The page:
The initial development phase is being designed for daily production of 34,000 barrels of oil and includes six wells with subsea tie-backs to the Jack & St. Malo production facility operated by Chevron U.S.A. Inc. Julia project front end engineering design has been completed and the engineering, procurement and construction contracts have been placed.
The subsea tie-backs from Julia to the Jack and St. Malo fields connects all three together. And STO has a working interest in each one, which I will summarize here:
- Julia: 50%
- Jack: 25%
- St. Malo: 21.5%
Considering the planned production of Julia is 34,000 boe/day and CVX management expects peak production from the Jack, St. Malo, and Big Foot fields will reach 100,000 boe/day, STO's share of these new projects alone could be in the neighborhood of 42,000 boe/day.
The subea tie-back of Julia to the Jack/St. Malo facility is also bullish for Chevron. Chevron owns 50.67 percent in the Jack/St. Malo host facility.
The Logan Discovery
Statoil last year made a significant discovery called Logan in Walker Ridge. Logan is estimated to hold between 1 billion and 2.5 billion barrels in place, though the volumes that can be recovered are so far unclear. Evaluation is ongoing, and an appraisal well will be drilled this year.
The following slide from Statoil's Q4 2012 presentation summarizes the company's equity production share in North America. Marcellus gas and Bakken oil continue to lead the way. However, note the company's total of GOM production from Tahiti, Caesar Tonga, and Spiderman is equal to roughly 35,700 boe/day. With an additional potential of another 42,000 boe/day coming online over the next couple years from Jack, St. Milo, and Julia, the GOM will become a significant contributor to STO's long-term base production.
Statoil has significant and growing production assets in the Gulf of Mexico's deepwater. Its partnerships with companies like Chevron and Exxon Mobil bring a combination of technical strength, deep pockets, good management, and long-term viability to the projects.
Statoil = $23.90
Mkt Cap = $76 billion
P/E (ttm)= 7.2
EPS (ttm) = $3.31
Div (Yield) = $0.87 (3.6%)
STO has been shedding non-core assets, like West Quarna 2 in Iraq, to focus on its recent discoveries and more profitable areas like North America. While the Marcellus is the company's largest producing asset at 75,000 boe/day in the U.S., it's low cost natural gas. The Bakken is the company's second largest producing area at 46.7 boe/day, but the Bakken is capital intensive due to fast depletion rates and still has takeaway transport issues. Current production in the GOM is only around 35,700 boe/day, but it is set to more than double in the coming years. And these are long-term producing assets: Julia is expected to produce for 40 years. Despite all the hoopla about the shale plays, the GOM could turn out to be STO's best investment in the U.S. over the long-term.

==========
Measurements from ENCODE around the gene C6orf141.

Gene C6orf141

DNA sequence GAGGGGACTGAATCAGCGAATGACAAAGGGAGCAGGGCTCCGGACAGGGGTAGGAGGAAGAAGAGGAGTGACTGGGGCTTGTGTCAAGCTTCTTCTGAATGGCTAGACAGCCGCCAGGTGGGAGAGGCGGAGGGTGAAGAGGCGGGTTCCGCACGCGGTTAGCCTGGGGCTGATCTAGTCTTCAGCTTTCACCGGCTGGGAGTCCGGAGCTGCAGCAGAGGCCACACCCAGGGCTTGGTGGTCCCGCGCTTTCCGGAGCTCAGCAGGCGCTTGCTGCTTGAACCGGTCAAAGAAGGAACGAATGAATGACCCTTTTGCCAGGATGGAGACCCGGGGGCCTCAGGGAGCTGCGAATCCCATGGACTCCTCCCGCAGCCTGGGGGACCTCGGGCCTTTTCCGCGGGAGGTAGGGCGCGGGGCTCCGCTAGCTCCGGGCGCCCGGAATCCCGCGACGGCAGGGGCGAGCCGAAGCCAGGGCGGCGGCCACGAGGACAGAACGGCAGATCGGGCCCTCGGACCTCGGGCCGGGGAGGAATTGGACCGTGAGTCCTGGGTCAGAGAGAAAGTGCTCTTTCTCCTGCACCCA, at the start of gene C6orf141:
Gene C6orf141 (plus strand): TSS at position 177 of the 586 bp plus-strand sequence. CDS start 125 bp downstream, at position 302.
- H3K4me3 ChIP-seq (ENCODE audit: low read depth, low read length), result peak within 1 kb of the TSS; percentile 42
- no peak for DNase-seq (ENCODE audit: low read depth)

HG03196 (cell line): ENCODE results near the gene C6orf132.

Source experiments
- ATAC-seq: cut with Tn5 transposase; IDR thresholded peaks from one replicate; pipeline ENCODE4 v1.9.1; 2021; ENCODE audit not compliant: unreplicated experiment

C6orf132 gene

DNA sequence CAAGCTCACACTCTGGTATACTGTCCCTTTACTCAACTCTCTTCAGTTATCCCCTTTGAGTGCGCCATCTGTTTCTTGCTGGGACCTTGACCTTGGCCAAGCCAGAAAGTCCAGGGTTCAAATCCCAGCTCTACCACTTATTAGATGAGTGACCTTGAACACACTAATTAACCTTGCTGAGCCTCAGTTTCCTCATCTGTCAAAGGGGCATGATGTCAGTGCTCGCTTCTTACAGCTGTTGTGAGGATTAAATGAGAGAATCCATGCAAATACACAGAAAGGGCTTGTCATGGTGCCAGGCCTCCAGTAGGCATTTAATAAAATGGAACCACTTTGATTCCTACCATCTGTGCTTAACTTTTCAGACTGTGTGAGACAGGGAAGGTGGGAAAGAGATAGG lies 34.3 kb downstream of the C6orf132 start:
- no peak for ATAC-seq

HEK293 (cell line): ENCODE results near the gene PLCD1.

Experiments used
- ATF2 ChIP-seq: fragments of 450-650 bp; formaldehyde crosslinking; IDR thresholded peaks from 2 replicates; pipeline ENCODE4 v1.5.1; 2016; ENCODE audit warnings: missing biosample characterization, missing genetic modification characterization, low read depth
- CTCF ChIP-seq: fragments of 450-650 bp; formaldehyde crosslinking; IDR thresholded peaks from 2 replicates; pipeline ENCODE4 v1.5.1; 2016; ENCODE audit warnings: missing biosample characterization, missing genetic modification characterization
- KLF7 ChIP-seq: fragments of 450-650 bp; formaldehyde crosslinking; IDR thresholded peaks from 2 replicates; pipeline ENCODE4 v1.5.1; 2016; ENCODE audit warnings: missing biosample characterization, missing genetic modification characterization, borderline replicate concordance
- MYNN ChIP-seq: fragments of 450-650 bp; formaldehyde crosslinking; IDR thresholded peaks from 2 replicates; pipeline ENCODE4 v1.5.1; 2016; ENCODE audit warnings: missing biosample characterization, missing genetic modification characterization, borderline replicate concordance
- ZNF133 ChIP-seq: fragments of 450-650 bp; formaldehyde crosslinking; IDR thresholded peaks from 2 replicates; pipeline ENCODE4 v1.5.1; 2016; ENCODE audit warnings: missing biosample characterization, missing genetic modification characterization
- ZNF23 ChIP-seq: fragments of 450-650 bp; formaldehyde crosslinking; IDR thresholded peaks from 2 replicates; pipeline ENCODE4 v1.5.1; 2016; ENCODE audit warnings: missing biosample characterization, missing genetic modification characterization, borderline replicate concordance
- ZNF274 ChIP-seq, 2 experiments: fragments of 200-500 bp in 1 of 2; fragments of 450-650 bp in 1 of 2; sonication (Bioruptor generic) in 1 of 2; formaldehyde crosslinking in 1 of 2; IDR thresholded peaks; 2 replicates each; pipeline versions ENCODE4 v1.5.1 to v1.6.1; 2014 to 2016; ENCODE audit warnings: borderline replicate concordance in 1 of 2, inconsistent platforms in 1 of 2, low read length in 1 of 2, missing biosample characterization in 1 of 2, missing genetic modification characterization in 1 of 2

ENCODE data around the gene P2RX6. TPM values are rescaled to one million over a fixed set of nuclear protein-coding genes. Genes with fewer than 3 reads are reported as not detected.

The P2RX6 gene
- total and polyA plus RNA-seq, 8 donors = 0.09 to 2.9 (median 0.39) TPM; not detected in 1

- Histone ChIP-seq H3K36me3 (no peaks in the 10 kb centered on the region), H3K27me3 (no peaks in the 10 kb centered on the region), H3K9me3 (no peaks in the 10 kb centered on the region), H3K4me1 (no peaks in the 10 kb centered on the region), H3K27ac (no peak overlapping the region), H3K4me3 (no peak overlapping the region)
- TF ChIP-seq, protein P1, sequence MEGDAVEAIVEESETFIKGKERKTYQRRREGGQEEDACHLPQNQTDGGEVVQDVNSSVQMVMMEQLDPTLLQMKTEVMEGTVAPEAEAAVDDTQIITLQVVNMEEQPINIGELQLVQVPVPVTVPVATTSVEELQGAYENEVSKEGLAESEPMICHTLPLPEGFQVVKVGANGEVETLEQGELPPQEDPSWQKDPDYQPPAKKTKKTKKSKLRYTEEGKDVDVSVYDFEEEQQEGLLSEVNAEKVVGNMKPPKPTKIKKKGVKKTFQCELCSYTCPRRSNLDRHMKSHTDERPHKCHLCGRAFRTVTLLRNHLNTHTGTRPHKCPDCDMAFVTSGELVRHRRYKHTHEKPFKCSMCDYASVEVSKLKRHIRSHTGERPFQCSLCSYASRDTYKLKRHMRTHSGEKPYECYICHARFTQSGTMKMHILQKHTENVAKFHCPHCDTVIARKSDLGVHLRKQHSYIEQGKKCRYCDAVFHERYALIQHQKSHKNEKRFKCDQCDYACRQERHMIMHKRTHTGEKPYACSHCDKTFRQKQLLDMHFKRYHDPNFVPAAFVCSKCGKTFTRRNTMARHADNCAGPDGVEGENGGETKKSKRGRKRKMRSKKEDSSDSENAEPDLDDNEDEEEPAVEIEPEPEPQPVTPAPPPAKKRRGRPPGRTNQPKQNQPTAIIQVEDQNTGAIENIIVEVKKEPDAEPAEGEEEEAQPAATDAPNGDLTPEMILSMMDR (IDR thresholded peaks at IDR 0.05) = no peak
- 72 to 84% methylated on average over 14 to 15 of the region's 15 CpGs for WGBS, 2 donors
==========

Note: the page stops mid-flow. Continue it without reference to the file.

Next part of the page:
With a P/E of 7.2 and a yield of 3.6%, STO is undervalued. Analysts point to Norway's 67% ownership of Statoil for its stock price discount compared to its peers. However, Norway's likely next prime minister is talking about cutting the country's stake in the company. In addition, STO is also a nice insurance policy against future geopolitically induced oil price spikes.
Regardless, with a stable dividend and a price that bounces quite predictably between $23 and $27, savvy investors can time purchases of STO shares in an IRA or 401k account to bank tax advantaged yield.
Disclosure: I am long CVX, STO, XOM. I wrote this article myself, and it expresses my own opinions. I am not receiving compensation for it (other than from Seeking Alpha). I have no business relationship with any company whose stock is mentioned in this article.
Additional disclosure: I am an engineer, not a CFA. The information and data presented in this article was obtained from company documents and/or sources believed to be reliable, but has not been independently verified. Therefore, the author cannot guarantee its accuracy. Please do your own research and contact a qualified investment advisor. I am not responsible for investment decisions you make. Thanks for reading and good luck!